Yeah, I started working for Gorilla Productions then. I found out about that job through an ad on Craigslist. They called and hired me right then and there. I'd never even met these people. I was told that me and the other girl that was hired would be working at Curtain Club in Deep Ellum. We would completely run and emcee battle of the bands competitions. The best part about this job was the staff at Curtain. I love them all to death and still go up there to hang out. I wound up leaving Gorilla a few months around the same time as the big layoff at Clear Channel. I couldn't stand how the entire show was based on ticket sales and some of the most talented bands would play at 3 p.m. and have no one there to see them. Since I'm not a musician myself, I've always just wanted to help the truly talented and passionate musicians make their dream a career. I know that kinda sounds stupid, but its true. This contest wasn't one based on talent, and that irritated me to the quitting point. I began interning at Kirtland Records after that. I worked there simultaneously with the Stars and Staples -- which sounds funny -- until October of last year when I was hired on full-time with Kirtland. I think I was in my role as Assistant Manager at Staples for about three months before I got the promotion at Kirtland. So, eight years later, I was finally able to start doing what I loved to do full-time!
During this whole period, you were photographing concerts for Clear Channel Dallas too, right?
Throughout the time when I started until now. I still take photos of shows -- I've shot ZZ Top, Alice in Chains, Kings of Leon, Toadies, Maroon 5, Korn, Massive Attack, tons of others.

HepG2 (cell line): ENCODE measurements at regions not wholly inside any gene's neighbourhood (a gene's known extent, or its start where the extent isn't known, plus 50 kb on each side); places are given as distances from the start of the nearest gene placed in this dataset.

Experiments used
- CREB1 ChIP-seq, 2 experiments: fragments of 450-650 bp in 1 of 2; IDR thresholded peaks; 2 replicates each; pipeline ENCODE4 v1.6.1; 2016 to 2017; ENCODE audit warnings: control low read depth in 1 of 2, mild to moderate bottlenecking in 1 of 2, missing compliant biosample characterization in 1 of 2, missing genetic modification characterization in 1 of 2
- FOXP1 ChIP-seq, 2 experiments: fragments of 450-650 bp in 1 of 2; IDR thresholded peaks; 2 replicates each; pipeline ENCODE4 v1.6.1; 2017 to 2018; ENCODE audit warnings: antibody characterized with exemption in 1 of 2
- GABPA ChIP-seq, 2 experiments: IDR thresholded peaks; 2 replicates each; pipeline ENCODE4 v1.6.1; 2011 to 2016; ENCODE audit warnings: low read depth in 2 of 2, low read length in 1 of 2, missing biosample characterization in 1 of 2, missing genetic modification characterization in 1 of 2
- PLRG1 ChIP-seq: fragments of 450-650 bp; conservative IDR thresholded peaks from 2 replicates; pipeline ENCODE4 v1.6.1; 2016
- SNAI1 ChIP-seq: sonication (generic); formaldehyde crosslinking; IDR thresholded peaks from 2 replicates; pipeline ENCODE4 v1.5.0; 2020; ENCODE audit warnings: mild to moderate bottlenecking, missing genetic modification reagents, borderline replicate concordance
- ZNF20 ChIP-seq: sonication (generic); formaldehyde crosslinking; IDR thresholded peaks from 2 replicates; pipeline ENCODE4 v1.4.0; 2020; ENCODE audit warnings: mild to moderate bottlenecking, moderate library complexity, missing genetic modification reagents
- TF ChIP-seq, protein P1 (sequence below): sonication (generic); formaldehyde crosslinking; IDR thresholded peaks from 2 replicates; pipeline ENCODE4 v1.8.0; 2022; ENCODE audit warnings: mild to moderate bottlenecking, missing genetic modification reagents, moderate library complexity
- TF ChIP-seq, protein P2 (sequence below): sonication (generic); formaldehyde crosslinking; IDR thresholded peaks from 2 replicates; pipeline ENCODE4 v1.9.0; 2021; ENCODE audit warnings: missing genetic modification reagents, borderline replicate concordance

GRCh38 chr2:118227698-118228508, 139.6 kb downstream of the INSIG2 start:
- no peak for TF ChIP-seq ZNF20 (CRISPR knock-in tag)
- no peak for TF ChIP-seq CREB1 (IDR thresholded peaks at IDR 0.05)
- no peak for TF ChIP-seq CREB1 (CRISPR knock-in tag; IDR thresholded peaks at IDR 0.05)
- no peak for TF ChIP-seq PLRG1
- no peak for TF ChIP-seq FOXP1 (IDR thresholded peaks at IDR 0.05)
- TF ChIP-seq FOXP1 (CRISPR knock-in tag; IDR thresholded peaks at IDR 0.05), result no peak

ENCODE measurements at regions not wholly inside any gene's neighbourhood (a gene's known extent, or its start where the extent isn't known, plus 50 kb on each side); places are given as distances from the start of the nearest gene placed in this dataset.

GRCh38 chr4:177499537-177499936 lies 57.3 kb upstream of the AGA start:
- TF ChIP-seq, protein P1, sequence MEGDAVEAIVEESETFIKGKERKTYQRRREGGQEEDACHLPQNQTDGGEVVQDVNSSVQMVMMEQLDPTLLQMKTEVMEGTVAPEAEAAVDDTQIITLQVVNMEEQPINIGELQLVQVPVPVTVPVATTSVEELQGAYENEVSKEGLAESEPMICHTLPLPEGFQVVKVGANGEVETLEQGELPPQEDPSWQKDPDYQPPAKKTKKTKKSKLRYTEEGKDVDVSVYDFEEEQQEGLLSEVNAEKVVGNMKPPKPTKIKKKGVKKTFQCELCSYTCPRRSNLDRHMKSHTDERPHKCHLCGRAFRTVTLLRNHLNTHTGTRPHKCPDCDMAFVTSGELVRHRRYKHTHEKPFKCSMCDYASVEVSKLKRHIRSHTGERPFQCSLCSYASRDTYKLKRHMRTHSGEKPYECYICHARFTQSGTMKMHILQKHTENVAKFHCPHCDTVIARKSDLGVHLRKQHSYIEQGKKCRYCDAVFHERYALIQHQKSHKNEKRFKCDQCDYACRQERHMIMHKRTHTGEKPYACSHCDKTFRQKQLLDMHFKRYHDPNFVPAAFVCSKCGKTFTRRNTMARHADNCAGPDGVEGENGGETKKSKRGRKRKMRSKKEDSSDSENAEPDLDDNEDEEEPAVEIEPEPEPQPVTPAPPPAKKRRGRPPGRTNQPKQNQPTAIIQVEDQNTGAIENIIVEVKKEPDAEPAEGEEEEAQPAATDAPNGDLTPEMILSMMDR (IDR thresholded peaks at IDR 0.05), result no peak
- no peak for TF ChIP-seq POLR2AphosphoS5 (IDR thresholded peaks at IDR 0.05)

Take us back to your humble beginnings of DFW music inspiration -- a song, a show, a band, a moment, whatever. What got you started in wanting to get involved?
I've always been obsessed with music. When I was little, I would practice singing The Little Mermaid soundtrack. The times when I feel most inspired and lucky is when I have the opportunity to take photos of a show. Watching a show from behind a lens is fascinating -- that's when you truly capture a musician's love for their art. I also love seeing the fans in the front row, and feeling all that energy. It's amazing.
OK, then, same question, but with photography: What was your turning point where, say, some sort of light bulb went off inside you and you decided to exploit your penchant for the visual arts? A picture you saw, maybe? One you took yourself?
I'd say high school really helped me out with photography. Winning a national award kinda made think I might actually be good at this. Of course, I'm my toughest critic and I still think I have a long way to go. But I'm really just grateful for the chance to take photos of shows. It's something not many people get to do.
A lot of your work places you within arm's length of what I imagine would be some pretty charismatic male celebrity figures. Is it hard to focus on the task at hand sometimes amidst such distractions?